It is preferred that the nozzles also be oriented in particular angular relationships with respect to the direction of rotation for the propeller. Thus, the first nozzle 97 is situated toward the top of the device (in relation to the ground or support surface) and adjacent a quadrant Q1 (FIG. 5) of the rotational path of the propeller where the propeller ends have begun their downward movement. The spray is there directed so its spray axis "S" will cross above the propeller axis and is oriented in the forward direction of air travel.
It is known that the airstream leaving a propeller as described herein has a substantially helical or spiral component in which currents travel forward but in somewhat of the form of a vortex centered substantially along the axis of the propeller. Thus, the water mist from the top or first nozzle 97 is directed in the forward direction of the airstream and with the rotational direction so that the water droplets from the nozzle 97 substantially merge with the airstream.
The second nozzle 98 is substantially diametrically opposed across the propeller axis "X" from the first nozzle 97. The second nozzle 98 is therefore situated toward the bottom of the frame and slightly to one lateral side of the propeller axis "X" and in the rotational quadrant Q2 (FIG. 5) where the propeller ends are below the axis and are starting their upward movement. The second nozzle 98 is held to emit mist along its spray axis "S'" in the forward direction from below and toward the propeller axis. However, as shown in FIGS. 6 and 7, the angle of nozzle 98 is less or shallower than that of the first nozzle 97, so the mist enters the airstream and crosses below the axis "X" downstream of the point where the mist from the first nozzle 97 enters the airstream and crosses above the axis "X". Water mist emitted from the second nozzle 98 will confront the airstream as it is moving forward and upwardly. The directional inertia of the droplets will carry the droplets into the body of the airstream in order to substantially saturate the airstream with the water mist.
It is preferred that the nozzles 97, 98 be selected with the second nozzle 98 of slightly greater capacity than the first 97. This is done so the second nozzle 98 will emit somewhat more water in the form of mist than the top or first nozzle 97. It has been found that this arrangement works best to produce the most desirable air-mist mixture in the airstream "A".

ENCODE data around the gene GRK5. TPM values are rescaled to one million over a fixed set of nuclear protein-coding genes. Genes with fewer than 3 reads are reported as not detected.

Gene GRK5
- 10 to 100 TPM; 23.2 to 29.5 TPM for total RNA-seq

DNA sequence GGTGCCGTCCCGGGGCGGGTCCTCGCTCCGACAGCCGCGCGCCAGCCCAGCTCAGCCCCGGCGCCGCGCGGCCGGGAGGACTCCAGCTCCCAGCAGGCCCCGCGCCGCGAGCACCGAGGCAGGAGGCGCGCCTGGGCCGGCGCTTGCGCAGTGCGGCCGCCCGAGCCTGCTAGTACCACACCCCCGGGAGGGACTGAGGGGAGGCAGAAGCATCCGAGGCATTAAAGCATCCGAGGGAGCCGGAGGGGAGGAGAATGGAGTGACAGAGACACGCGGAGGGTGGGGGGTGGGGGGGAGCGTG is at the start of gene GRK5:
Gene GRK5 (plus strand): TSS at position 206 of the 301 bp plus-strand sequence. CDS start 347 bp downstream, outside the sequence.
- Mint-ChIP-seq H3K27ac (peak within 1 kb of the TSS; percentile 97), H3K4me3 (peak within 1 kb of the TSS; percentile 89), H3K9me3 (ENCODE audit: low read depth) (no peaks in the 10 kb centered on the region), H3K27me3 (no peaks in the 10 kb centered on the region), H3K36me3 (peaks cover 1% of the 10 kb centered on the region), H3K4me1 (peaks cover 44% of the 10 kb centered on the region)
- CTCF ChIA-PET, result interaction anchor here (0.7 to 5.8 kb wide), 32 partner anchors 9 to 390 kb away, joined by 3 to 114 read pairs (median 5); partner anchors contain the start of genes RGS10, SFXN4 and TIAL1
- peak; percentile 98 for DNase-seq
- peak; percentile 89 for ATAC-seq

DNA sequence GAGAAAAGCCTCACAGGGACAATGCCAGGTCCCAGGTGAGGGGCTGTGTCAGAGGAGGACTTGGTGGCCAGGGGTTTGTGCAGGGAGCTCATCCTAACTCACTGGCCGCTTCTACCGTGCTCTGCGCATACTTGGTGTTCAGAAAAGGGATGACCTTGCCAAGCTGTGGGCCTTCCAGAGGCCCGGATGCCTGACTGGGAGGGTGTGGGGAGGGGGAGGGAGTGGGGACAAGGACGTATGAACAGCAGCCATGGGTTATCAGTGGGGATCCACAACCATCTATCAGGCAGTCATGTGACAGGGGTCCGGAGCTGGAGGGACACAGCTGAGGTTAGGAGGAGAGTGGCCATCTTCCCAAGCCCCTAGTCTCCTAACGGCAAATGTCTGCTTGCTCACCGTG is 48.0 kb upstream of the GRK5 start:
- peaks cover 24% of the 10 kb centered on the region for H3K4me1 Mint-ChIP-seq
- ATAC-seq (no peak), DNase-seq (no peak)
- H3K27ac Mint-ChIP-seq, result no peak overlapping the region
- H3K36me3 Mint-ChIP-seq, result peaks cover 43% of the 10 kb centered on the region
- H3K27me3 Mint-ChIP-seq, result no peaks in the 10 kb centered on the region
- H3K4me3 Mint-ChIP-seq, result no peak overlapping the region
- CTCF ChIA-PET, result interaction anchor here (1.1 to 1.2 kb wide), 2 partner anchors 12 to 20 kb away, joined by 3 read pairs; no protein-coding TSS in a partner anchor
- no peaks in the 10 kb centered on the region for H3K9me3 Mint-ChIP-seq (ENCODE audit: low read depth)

It is noted that the nozzles 97, 98 are positioned radially outward of the airstream but within the horizontal and vertical limits of the frame edge or perimeter defined by the propeller guard 20 portion of the frame 12. Thus, the nozzles are situated within the framework and are protected by the frame. Furthermore, the nozzles do not project outwardly of the framework to present an obstruction or enlarge the overall size of the complete unit.
It has been found that the spray nozzles 97, 98 mounted in the above configuration produce a uniformly misted airstream. The water particles within the airstream form a vapor and a mist or fog which include several advantages. Firstly, cooling of the airstream is maximized by the uniformly sized droplets. The cool, moist air diminishes the intense heat of a fire, significantly reduces water damage, ventilates smoke and particles of combustion simultaneously, serves to rehabilitate fire personnel and introduces a layer of cool air between smoke and victims. Secondly the water particles are evenly dispersed in the airstream "A" and are carried over substantial distances without precipitating out and onto the ground. In most instances the water contained in the airstream will carry into and beyond a fire. This facilitates cleaning of the atmosphere adjacent the fire as the smoke and small particles of combustion attach to the water particles and are carried by the airstream away from the involved area. The area is thus cooled by the cool, moist air, and is well ventilated for better breathing and visibility.
The nozzles 97, 98 are connected to a supply conduit as shown at 104 (FIG. 4, 5) for connecting the misting nozzles 97, 98, to a source of water (not shown) preferably under pressure as from a fire hydrant or pump truck. While the above water sources may be preferred, it may be understood that the operating pressures indicated above do not exclude the use of ordinary household water pressure as a source of supply. In other words, the present nozzles 97 and 98 could effectively be connected to a common garden hose operating at standard household water pressure of 40 to 60 psi.
The supply conduit 104 includes a water supply fitting 105. The water supply fitting 105 is standard for hose type couplings and is substantially centered on a delivery manifold 106. The supply fitting 105 is centrally located in order to equalize the water pressure between the nozzles 97, 98.
The manifold 106 includes several progressively reduced sections 107. Internal diameters of sections diminish from the fitting 105 to the nozzles 97, 98 to effectively maintain constant water pressure at the nozzles 97, 98.
A shutoff valve 109 is provided along the supply conduit 104. The shutoff valve 109 is preferably downstream of the water supply fitting 105 and upstream of the central "T" 108. The valve 109 may be selectively manually operated to turn the spray from nozzles 97, 98 off and on.